About a year later, my mother authorised the local library to allow me access to the adult section.  After my first visit there, I came back home with a book about Confucianism.  Only one sentence remains anchored in my memory: I spent my entire life trying to change myself but have still failed.  The only words I remember.  The only ones I understood, probably because the paramount importance of self-improvement was much advocated at meal times.  Still, when I finally returned the book to the library, I felt a deep sense of satisfaction, as though I’d been given the key to important knowledge.  Where this knowledge was stored, or what it concerned, I had no idea, but at least having the key to it was a good start.

That same winter, I got the mumps.  I was kept indoors, warm, and waited on for a month.  I was allowed more television than usual, and my mother brought me books from the library.  Owing to my illness, the self-improvement programme was put on hold, and she did look disapprovingly at my reading for the sheer pleasure of it.  I asked her to borrow Joseph Bédier’s rendition of Tristan et Iseut and that was the first book I remember reading which filled me with magic, and infected me with a passion for Mediaeval literature, art and music.  And words.  Beautiful words.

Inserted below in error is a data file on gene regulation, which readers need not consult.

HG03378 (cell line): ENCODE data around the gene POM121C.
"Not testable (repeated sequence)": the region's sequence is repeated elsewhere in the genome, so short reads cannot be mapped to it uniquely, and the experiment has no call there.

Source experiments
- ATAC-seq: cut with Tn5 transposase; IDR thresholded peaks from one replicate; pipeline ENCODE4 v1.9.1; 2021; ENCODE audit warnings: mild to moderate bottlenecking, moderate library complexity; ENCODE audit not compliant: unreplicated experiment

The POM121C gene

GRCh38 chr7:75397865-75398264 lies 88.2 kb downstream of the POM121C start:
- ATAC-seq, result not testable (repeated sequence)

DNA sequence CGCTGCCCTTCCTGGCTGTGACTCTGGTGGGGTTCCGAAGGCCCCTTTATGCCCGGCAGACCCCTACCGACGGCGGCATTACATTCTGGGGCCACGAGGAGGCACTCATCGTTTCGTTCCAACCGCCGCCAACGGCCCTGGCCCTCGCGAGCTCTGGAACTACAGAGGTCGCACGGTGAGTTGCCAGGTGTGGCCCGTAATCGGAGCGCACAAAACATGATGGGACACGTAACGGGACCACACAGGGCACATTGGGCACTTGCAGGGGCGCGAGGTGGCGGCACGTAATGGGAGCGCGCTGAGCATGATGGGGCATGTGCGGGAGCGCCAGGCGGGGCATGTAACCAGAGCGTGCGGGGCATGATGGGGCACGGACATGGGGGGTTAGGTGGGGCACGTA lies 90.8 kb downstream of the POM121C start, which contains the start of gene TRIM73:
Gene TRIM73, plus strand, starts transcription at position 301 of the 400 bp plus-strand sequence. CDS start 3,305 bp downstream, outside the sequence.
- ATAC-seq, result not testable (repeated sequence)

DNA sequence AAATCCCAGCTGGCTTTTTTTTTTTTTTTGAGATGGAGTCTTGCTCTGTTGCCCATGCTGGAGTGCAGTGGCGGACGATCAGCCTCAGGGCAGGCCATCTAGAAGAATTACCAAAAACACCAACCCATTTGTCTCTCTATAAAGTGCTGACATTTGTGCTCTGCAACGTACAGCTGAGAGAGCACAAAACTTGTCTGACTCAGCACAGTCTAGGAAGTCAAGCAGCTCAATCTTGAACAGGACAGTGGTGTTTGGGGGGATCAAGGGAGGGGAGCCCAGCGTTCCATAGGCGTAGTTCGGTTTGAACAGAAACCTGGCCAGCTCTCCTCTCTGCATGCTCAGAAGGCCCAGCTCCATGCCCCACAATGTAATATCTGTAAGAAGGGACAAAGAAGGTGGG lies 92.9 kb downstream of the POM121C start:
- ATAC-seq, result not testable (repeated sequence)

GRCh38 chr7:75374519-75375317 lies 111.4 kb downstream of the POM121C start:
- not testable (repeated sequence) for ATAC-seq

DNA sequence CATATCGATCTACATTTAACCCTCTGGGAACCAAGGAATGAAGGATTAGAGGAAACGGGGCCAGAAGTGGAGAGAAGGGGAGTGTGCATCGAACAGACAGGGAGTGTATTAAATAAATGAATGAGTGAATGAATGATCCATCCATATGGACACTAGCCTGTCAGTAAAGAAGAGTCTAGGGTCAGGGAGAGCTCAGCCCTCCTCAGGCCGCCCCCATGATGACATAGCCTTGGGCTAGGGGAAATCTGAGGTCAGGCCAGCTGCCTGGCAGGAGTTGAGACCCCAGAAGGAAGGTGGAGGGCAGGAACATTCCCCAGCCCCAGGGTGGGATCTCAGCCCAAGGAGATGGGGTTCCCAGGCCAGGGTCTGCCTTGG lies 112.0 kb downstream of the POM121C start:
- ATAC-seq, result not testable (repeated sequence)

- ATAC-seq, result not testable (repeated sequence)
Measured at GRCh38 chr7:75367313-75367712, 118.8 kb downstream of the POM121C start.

When I was fifteen, we moved to Rome.  One day, I found my mother’s copy of Friedrich Nietzsche’s Thus Spake Zarathustra lying on the coffee table.  She’d enthused about it over dinner, so I picked it up and began to read it.  I was bowled over by the histrionic wit of this man.  Shaken, turned inside out and zapped with new energy.  A God that danced.  It was as though my brain had just expanded so violently, it was about to break free from the constrictions of my skull…. even though I had no idea what Nietzsche actually meant.  I just felt that he was telling me that there was something out there that was so big and awesome, I wanted to access it too.